Rheumatoid arthritis (RA) is an autoimmune disorder in which the body’s immune system attacks the joint lining known as the synovium. The condition can cause painful nodules to develop on various parts of the body. These parts of the body include:

  • hands
  • feet
  • wrists
  • elbows
  • ankles
  • areas a person can’t always see, like the lungs

Read on to discover how these nodules form as well as any treatments that may help.

Doctors don’t know exactly why rheumatoid nodules form as a result of rheumatoid arthritis. Typically, a person gets rheumatoid nodules when they’ve had RA for several years. The nodules are made up of the following components:

  • Fibrin. This is a protein that plays a role in blood clotting and can result from tissue damage.
  • Inflammatory cells. Rheumatoid arthritis can cause inflammation in the body that leads to the development of nodules.
  • Dead skin cells. Dead skin cells from proteins in the body can build up in the nodules.

The nodules can closely resemble some other conditions, like epidermoid cysts, olecranon bursitis, and tophi caused by gout.

Rheumatoid arthritis nodules can form in the following areas of the body:

  • back of the heels
  • elbows
  • fingers
  • knuckles
  • lungs

These areas are usually where pressure is placed on the body’s surfaces or around highly used joints, like the elbows and fingers. If a person is confined to bed, they can develop rheumatoid arthritis nodules on:

  • the back of their head
  • heels
  • sacrum
  • other areas of pressure

In rare cases, the nodules can form in other areas, like the eyes, lungs, or vocal cords. These may be difficult for a doctor to identify. But these internal nodules can cause serious side effects, like difficulty breathing, if the nodule is too large in size.

Rheumatoid arthritis nodules can range in size from very small (around 2 millimeters) to larger (around 5 centimeters). They’re usually round in shape, though it’s possible they may have irregular borders.

The nodules typically feel firm to the touch and will usually move when pressed. Sometimes the nodules can form a connection with tissues or tendons underneath the skin and may not move when pressed.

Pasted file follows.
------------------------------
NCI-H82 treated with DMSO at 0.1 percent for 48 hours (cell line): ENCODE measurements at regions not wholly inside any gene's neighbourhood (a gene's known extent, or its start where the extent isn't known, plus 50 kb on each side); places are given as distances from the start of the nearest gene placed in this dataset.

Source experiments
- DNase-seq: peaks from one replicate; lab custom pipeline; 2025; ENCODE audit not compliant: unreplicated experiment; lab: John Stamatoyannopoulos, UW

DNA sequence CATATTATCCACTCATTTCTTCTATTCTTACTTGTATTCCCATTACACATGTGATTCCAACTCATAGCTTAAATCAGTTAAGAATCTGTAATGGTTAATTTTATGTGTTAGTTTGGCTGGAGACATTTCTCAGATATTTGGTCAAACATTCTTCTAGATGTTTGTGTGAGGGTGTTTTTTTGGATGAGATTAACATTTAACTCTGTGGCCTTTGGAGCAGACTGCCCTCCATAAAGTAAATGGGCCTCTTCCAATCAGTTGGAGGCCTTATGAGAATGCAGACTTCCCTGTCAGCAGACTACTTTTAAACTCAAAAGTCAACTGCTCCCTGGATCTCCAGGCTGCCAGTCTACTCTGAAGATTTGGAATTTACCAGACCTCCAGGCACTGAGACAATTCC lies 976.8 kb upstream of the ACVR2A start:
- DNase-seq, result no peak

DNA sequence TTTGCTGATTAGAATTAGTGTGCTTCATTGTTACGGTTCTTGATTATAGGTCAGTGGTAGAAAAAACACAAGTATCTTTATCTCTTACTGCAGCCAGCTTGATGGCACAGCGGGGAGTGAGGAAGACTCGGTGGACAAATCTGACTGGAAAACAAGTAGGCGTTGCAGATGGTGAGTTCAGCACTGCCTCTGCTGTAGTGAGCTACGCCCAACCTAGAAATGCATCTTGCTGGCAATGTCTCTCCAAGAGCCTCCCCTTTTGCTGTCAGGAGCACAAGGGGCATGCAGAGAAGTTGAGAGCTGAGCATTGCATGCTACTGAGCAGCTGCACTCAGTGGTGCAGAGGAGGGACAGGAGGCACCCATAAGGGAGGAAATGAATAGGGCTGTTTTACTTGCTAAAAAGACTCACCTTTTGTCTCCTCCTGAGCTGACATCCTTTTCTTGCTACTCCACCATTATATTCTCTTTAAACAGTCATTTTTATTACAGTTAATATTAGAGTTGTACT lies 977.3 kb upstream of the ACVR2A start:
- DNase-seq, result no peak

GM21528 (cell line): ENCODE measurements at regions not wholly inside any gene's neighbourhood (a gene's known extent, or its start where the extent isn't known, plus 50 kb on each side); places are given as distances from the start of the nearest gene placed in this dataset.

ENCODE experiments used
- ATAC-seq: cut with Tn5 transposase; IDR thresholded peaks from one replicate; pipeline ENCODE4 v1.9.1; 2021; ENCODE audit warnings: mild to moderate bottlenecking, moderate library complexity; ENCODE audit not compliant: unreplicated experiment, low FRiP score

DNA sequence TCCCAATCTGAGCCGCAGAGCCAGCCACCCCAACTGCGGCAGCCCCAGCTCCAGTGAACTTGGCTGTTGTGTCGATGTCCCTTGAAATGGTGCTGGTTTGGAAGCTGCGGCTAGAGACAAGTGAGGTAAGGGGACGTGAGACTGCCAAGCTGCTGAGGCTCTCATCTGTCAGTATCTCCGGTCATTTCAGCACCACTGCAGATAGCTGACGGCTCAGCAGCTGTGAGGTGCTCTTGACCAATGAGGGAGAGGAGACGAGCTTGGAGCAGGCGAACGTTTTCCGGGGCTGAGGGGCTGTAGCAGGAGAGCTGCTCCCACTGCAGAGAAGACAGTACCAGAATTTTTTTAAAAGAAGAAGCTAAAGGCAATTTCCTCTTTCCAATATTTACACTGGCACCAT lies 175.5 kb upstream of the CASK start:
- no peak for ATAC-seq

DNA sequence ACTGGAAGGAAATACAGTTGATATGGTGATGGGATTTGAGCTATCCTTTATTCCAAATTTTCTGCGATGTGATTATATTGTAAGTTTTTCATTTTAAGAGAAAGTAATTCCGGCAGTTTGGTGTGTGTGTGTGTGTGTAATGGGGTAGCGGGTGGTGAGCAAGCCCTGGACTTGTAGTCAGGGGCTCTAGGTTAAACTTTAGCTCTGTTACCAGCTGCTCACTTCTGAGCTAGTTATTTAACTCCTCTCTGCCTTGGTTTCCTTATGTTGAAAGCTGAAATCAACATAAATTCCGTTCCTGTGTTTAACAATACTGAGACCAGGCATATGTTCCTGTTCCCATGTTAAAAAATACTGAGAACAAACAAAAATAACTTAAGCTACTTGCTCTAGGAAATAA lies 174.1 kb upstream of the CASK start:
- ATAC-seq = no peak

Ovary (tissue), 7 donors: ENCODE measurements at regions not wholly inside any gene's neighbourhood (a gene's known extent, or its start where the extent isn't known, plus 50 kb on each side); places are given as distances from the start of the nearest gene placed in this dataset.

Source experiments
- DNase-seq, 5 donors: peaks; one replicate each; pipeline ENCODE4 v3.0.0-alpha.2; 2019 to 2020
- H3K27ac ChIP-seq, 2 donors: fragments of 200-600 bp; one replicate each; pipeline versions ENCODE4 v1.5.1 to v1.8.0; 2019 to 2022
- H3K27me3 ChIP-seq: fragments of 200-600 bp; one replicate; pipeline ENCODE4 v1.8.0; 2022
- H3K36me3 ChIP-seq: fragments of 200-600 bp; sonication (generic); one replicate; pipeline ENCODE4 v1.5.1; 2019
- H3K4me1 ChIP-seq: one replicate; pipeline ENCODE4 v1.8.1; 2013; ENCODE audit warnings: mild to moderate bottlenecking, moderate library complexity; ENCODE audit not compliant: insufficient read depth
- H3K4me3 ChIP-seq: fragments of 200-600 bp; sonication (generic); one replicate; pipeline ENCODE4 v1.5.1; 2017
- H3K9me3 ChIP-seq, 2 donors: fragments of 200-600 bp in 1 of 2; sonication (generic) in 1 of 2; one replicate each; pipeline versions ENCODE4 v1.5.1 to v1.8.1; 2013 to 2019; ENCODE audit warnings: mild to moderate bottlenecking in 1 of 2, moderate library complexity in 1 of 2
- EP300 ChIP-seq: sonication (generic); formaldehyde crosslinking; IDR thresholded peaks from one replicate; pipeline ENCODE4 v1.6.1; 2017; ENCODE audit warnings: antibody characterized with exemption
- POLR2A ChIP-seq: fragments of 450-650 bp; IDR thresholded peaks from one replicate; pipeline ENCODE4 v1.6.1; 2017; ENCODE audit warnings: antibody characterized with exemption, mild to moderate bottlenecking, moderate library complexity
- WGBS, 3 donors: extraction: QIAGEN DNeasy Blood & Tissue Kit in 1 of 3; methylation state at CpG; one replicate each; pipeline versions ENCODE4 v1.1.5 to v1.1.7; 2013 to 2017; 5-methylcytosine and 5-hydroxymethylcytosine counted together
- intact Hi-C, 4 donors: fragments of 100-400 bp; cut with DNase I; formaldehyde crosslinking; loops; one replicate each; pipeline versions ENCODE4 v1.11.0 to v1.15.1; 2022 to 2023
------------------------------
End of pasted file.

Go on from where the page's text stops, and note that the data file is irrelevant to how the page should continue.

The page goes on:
The nodules may be tender to the touch. This usually occurs when a person is experiencing a rheumatoid arthritis flare-up.

Very large nodules or nodules on certain areas can press on nerves or blood vessels. This can cause discomfort and affect a person’s ability to move their hands, feet, and more.

Nodules vary in size, shape, and location on the body. Sometimes a person may have one nodule. Other times they may have a collection of smaller nodules.

Several factors may put you more at risk for developing nodules. These include:

  • Sex. People who have a vagina are significantly more likely to get rheumatoid arthritis than people who have a penis.
  • Time. The longer someone has rheumatoid arthritis, the more likely it is that they’ll eventually develop nodules.
  • Severity. Usually, the more severe a person’s rheumatoid arthritis, the more likely it is that they’ll have nodules.
  • Rheumatoid factor. People with higher levels of rheumatoid factor in their blood are also more likely to get nodules. Rheumatoid factor refers to proteins in the blood that are associated with autoimmune disorders, like rheumatoid arthritis and Sjögren’s disease.
  • Smoking. In addition to severe rheumatoid arthritis, smoking is another risk factor for rheumatoid nodules.
  • Genetics. People with certain genes have a higher risk for developing rheumatoid arthritis.

For some people with RA, nodules may go away. But they may also increase in size instead. It’s impossible to predict how nodules will change over time.

Rheumatoid arthritis nodules don’t always require treatment. But if they cause pain or restrict movement, your doctor may recommend treatments.

Taking medications known as disease-modifying antirheumatic drugs (DMARDs) may help to reduce the size of some rheumatoid nodules.

Doctors have linked another rheumatoid arthritis medication, methotrexate, with increasing the likelihood that nodules will get bigger. This medication suppresses the immune system. If the nodules are problematic, your doctor may recommend switching from methotrexate to another drug, if necessary.

Sometimes injections of corticosteroids can reduce inflammation and treat the rheumatoid nodules. If this doesn’t work, your doctor may recommend surgically removing the nodule or nodules. But the nodules often return after surgical removal.

Rheumatoid nodules don’t always cause complications. But it’s possible that on areas of greater pressure, like the feet, the skin over the nodules can become irritated or infected. The results can be redness, swelling, and warmth at the nodules.

Infected nodules require medical attention. Antibiotics may be required to treat a nodule infection.

See your doctor if you have severe or worsening pain in any nodules you might have or the nodules are severely affecting your ability to move.

Nodules on the bottom of the feet may also make it difficult to walk, cause gait abnormalities, or shift stress to other joints, leading to knee, hip, or low back pain.

Rheumatoid arthritis nodules can range from annoying to painful. While they don’t usually require treatment, you can talk with your doctor if your symptoms start to become painful or you’re having difficulty with mobility.